The dispute over territorial limits in the Doklam region remains the top source of friction between India and Beijing, the visiting Indian ambassador to China said Monday even as he insisted bilateral ties were not being held hostage by that one issue.
In his first official visit to Hong Kong since becoming India’s point man in China last October, Gautam Bambawale also reiterated his government’s sharp reservations over the China-Pakistan Economic Corridor (CPEC) – viewed by New Delhi as an affront to Indian sovereignty.
The veteran China hand however said there were silver linings in the relationship after a “challenging” 2017.
The rise of China’s Xiaomi as the top smartphone brand in India and the roaring success of the Bollywood film Dangal in China were evidence that ties were thriving despite the Doklam crisis, the Indian envoy told an audience of business leaders at a lunch time lecture organised by the Asia Society Hong Kong Centre.
“If the ‘boundary question’ as India calls it could be resolved, I don’t see other difficulties between India and China,” Bambawale said. “Both of us have given it very high priority. It is the number one priority because we realise this is the one issue which really separates us.”
The veteran China hand however declined to offer a timeline for the resolution of the dispute when pressed during a question-and-answer session.
“It could be done in a few days or it could take a few decades. Let me not hold out too much promise,” said Bambawale, who has had two previous stints in China, including as deputy head of mission.
The career diplomat has also served as India’s envoy to Bhutan and Pakistan.
Last October, he took over as Indian ambassador to China from Vijay Gokhale, the current top civil servant in the Indian foreign ministry.
That handover followed India’s months-long stand-off with Beijing over Doklam that was described as one of the worst diplomatic crises between the countries since the brief 1962 war over the Indian state of Arunachal Pradesh.
The crisis was triggered by Chinese soldiers extending a road through the Doklam area contiguous with Bhutan.
India – which has no claim over the area – subsequently deployed troops to halt the project.
Last August, both sides said they were disengaging, but reports of heavy Chinese troop build-ups and construction in the area suggest the People’s Liberation Army has dug in rather than retreated from the area.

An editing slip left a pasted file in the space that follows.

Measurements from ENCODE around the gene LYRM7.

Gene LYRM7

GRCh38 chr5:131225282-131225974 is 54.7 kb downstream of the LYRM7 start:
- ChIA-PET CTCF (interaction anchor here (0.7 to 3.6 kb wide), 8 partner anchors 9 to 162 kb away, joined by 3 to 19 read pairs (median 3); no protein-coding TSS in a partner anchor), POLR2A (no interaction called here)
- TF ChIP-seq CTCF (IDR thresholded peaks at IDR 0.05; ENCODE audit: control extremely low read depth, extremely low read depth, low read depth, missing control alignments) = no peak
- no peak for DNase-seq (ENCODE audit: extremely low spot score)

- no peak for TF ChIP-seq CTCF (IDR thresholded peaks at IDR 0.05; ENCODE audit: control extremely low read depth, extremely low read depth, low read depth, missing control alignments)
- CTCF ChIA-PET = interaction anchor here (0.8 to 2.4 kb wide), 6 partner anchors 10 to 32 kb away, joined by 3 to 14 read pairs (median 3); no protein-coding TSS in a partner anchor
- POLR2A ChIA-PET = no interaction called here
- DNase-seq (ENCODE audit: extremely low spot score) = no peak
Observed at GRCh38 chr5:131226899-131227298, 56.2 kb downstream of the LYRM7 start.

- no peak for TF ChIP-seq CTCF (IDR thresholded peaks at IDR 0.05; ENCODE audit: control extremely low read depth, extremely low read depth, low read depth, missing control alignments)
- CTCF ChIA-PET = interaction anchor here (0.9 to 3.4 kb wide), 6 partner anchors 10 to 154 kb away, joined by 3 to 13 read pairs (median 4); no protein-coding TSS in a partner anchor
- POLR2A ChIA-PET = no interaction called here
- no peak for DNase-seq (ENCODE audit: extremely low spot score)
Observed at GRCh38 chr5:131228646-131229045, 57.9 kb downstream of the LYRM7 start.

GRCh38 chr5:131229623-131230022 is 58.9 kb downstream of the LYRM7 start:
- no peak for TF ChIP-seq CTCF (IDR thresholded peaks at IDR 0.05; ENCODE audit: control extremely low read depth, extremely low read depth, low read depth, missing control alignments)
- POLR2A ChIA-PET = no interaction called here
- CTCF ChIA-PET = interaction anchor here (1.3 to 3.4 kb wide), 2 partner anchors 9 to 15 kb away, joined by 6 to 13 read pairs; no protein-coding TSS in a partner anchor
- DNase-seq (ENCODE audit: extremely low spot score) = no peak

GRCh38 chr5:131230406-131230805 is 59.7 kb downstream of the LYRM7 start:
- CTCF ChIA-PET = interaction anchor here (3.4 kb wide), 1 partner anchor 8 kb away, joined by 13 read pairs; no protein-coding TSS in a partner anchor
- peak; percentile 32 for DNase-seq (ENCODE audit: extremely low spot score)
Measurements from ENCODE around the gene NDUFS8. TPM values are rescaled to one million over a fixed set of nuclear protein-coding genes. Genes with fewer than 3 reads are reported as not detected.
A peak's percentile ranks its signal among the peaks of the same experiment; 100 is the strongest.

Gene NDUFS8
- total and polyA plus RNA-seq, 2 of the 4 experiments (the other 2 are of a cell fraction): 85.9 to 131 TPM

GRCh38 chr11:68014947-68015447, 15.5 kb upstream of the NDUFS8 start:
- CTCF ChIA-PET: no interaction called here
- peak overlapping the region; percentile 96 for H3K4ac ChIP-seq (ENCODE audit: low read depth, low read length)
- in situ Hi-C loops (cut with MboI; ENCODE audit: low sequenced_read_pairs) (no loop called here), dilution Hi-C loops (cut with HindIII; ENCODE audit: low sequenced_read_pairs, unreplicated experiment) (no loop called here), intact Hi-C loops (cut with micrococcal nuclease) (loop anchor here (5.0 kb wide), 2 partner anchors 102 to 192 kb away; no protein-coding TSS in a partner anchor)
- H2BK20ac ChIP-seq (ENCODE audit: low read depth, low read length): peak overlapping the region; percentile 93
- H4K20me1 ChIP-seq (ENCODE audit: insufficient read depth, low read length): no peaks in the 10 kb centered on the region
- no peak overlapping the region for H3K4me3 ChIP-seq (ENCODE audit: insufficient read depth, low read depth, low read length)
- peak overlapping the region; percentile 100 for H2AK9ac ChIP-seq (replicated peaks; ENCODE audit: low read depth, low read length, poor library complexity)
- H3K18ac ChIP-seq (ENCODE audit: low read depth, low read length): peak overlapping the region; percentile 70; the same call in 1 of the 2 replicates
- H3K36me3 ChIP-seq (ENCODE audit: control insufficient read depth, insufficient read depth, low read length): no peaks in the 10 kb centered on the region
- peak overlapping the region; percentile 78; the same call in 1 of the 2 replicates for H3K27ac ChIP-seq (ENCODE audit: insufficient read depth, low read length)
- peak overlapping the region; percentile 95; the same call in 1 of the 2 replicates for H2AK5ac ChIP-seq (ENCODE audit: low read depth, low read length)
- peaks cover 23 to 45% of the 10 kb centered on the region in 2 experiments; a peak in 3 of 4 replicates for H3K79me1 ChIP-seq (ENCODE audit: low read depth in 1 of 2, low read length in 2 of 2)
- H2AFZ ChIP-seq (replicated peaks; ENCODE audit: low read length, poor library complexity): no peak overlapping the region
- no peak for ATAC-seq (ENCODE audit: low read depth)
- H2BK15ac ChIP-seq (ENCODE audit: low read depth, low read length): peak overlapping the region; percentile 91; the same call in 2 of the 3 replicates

Observers say India fears China is making inroads into Doklam – a “trijunction” between China’s Tibet, Bhutan, and India’s Sikkim state – as a way to gain access to India’s northeast.
That region is connected to the rest of India by a thin strip of land known as a “chicken neck”.
Despite the tensions, Bambawale said it should not be lost on the public “that in the absence of a confirmed boundary line between India and China, we have over the last 30 years maintained peace and tranquillity on the ground including during [the recent crisis]”.
Asked about India’s cool response to Beijing’s Belt and Road Initiative, Bambawale said the status of CPEC as a “flagship project” of the vast infrastructure-building drive was the main sticking point holding back India’s participation.
The US$57 billion CPEC passes through Gilgit-Baltistan in Pakistan-administered Kashmir, which is claimed by India. “We don’t have a problem with the rest of the Belt and Road,” he said.
“We have a major problem on the China-Pakistan Economic Corridor because we believe it violates our sovereignty and territorial integrity.”
The Indian envoy, meanwhile, urged Hong Kong authorities to use its air-hub status to deepen people-to-people ties between India and China.
He said the city should aim to emulate Singapore, which has spearheaded efforts to bring Southeast Asia and India closer through air connectivity.
There are some 500 flights between Indian cities and Singapore each week, fivefold the number of flights connecting the South Asian giant and Hong Kong.
“I think Hong Kong can play the role of a gateway from China to India … because you understand India much better than the rest of China does,” Bambawale said.
Earlier Monday the diplomat called on chief executive Carrie Lam Yuet-ngor, and signed a double-taxation avoidance agreement with financial secretary Paul Chan Mo-po.